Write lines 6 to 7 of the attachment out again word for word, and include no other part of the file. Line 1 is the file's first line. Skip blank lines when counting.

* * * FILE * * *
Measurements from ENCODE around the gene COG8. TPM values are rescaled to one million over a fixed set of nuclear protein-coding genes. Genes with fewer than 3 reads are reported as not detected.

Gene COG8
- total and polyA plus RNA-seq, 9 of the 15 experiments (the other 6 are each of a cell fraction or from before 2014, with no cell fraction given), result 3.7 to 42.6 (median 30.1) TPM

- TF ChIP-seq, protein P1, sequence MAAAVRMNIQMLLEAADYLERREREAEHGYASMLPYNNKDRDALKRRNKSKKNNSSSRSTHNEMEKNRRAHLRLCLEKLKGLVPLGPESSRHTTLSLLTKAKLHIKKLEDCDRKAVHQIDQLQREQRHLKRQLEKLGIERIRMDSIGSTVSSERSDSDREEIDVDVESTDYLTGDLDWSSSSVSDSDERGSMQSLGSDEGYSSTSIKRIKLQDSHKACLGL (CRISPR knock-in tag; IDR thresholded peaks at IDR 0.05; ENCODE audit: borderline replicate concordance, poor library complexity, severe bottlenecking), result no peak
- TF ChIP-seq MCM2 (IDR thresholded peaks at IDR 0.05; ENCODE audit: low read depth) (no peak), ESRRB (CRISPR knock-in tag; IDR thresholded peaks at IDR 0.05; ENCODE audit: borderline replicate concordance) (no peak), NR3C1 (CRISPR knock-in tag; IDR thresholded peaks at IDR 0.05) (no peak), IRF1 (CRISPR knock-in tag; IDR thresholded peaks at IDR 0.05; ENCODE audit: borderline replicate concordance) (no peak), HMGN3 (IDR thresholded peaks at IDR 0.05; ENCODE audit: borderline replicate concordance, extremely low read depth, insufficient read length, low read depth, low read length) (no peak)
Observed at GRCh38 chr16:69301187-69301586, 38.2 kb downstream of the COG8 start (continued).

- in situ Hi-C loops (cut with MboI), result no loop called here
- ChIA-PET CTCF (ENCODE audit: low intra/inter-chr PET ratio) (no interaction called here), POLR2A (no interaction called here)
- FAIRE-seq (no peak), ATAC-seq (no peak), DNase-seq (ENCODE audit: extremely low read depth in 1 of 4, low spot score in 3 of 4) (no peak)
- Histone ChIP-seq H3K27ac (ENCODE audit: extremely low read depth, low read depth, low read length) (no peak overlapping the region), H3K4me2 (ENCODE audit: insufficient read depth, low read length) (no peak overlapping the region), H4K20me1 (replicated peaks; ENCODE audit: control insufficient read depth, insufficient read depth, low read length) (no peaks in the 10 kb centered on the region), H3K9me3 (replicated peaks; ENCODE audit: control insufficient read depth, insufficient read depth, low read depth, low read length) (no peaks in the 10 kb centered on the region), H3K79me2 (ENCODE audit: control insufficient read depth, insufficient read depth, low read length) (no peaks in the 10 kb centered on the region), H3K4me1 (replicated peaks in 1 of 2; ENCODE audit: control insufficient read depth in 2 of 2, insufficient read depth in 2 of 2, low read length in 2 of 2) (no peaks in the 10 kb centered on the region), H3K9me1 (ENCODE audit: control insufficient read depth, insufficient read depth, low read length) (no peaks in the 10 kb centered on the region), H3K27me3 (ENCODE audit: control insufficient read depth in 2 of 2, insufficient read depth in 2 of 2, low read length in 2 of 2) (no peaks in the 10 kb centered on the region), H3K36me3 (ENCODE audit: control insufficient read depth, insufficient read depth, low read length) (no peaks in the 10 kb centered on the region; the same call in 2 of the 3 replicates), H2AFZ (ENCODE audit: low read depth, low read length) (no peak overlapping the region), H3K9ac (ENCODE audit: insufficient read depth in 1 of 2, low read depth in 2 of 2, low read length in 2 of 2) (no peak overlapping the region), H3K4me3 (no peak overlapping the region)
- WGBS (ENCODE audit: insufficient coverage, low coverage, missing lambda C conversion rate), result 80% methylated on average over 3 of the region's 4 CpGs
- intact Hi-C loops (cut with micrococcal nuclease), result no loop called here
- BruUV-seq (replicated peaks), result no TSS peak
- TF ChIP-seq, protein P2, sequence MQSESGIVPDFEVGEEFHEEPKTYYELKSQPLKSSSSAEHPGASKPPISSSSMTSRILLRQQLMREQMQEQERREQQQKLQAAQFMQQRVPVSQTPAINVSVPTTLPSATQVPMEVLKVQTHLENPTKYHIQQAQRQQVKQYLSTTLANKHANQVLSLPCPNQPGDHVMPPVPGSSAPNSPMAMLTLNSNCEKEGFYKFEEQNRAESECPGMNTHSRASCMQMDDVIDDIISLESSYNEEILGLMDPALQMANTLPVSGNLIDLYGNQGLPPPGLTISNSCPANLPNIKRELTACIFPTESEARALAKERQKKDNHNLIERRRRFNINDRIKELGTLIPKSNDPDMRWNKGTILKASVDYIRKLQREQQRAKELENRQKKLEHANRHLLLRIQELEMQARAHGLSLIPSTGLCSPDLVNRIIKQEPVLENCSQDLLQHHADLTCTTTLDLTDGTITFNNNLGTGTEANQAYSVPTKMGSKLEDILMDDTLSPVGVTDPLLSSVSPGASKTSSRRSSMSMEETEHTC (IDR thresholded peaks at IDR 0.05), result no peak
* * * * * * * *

Observed at GRCh38 chr16:69301187-69301586, 38.2 kb downstream of the COG8 start (continued).

- in situ Hi-C loops (cut with MboI), result no loop called here